This video from Your Life, Your Money highlights Rochelle James, an electrician in New York City with a good salary and a solid benefits package. Rochelle had fallen on hard financial times some years ago, but with the help of a group called Nontraditional Employment for Women, she found her current position and acquired health insurance through the Brotherhood of Electrical Workers union. The video explains the importance of health insurance and how it can be acquired through employment. Other types of insurance (e.g., life insurance and renters insurance) are also very important, especially for those with dependents.
Get Insured Transcript (Document)
No one likes to think about life’s worst-case scenarios, especially when it comes to money. It’s important to know that there is a form of financial protection you can purchase to help provide for unexpected catastrophes. Insurance is a generally affordable way to prevent large and potentially devastating financial loss.
Insurance is a contract between you (the insured) and a company (the insurer) that provides compensation for potential financial losses. When you buy insurance, you make periodic payments—known as premiums—in exchange for a policy that pays you a sum of money upon the occurrence of a specific event. Usually, you are required to pay a portion of the loss, called a deductible, and the insurer pays the rest. Buying insurance is essentially a calculation of risk for both the insurer and the insured. It is possible that you'll never need to use the insurance, but it is also possible that an insurance benefit could help you overcome a significant financial loss.
There are many different types of insurance, but the most important ones are health, auto, property, disability, and life insurance. Health insurance generally covers a range of medical expenses, including prescription medicine. Auto insurance can cover personal injury and property damage and also protects you if someone else is injured or another person's property is damaged due to an accident with your car. Homeowners or rental insurance can cover losses due to fire, burglary, vandalism, and natural disasters. Disability insurance is important as it pays benefits to you if you are unable to work due to an accident or illness. Life insurance pays a specific sum to beneficiaries upon the death of the insured.
Paying monthly premiums for health insurance, auto insurance, property insurance, disability insurance and life insurance can get expensive, but there are ways to save. Since rates vary, it's a good idea to shop around before choosing an insurance provider. You can often get lower rates if you use the same company for, say, your homeowners or rental insurance and your car insurance. It's also important to note that premium rates are set based upon the insurer’s calculation of the insured’s risk—the higher the risk, the higher the premium. One way to lower insurance premiums is to lower your risk factors. For example, your auto insurance premiums will be lower if you have a good driving record, if your car has air bags, anti-lock brakes or anti-theft devices, or even if you're a good student. Insurance does come at a price, but most financial experts agree that not having insurance could cost you a lot more.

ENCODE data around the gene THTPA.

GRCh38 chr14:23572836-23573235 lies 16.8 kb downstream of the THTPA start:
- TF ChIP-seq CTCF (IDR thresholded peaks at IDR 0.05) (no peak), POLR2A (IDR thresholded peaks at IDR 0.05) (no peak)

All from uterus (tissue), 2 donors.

Host Donald Faison: You’re about to meet a woman who’s been through life’s ups and downs. She’s a single mom with two kids and a good job, but she’s seen the other side of life so now she’s ready for whatever comes her way. Meet Rochelle James, from my hometown, New York City.
Rochelle James Electrician, NYC
Rochelle James: We are at the South Ferry Train Station, which is underneath the Staten Island Ferry. What we’re doing is building a whole brand new station. I can point to several buildings across New York City and, and show my family and my friends that I worked there; that I put the lights in; and I’m very proud of that.
Host Donald Faison: Rochelle is an electrician with a union job that gives her many fringe benefits, most importantly health insurance.
Rochelle James: We have an excellent medical plan that covers my whole family My daughter’s eight years old. Thank God she’s healthy. But you know suppose she had asthma or suppose she had some kind of ailment that would have needed special care? Our union provides excellent health care. So I wouldn’t have to worry about it.
Host Donald Faison: Things weren’t always so good for Rochelle…
Rochelle James: I didn’t come from a poor background. But because of unfortunate circumstances, I did end up at the very bottom. When my, when my mom passed away I fell into like a depression state.
Host Donald Faison: At 22 with a new baby and a younger sister to support, Rochelle was soon facing financial disaster.
Rochelle James: I took dead-end jobs just to make a little bit of money to get ahead. I took dead-end jobs just to make a little bit of money to get ahead.
Host Donald Faison: Rochelle not only needed a higher paying job but one with good benefits. She found out about an innovative program called Non- Traditional Employment for Women, or N.E.W., which trains women to compete for skilled jobs in construction and other blue collar trades. After successfully completing the program she’s now a journeyman electrician…
Rochelle James: I am on my way to security. I won’t say that I’m fully secure yet. I hope to stay with this company, They’re making it happen, and build this wonderful relationship and make a lot of money. [Foreman calls to Rochelle , hands her a check, says “Keep up the good work”]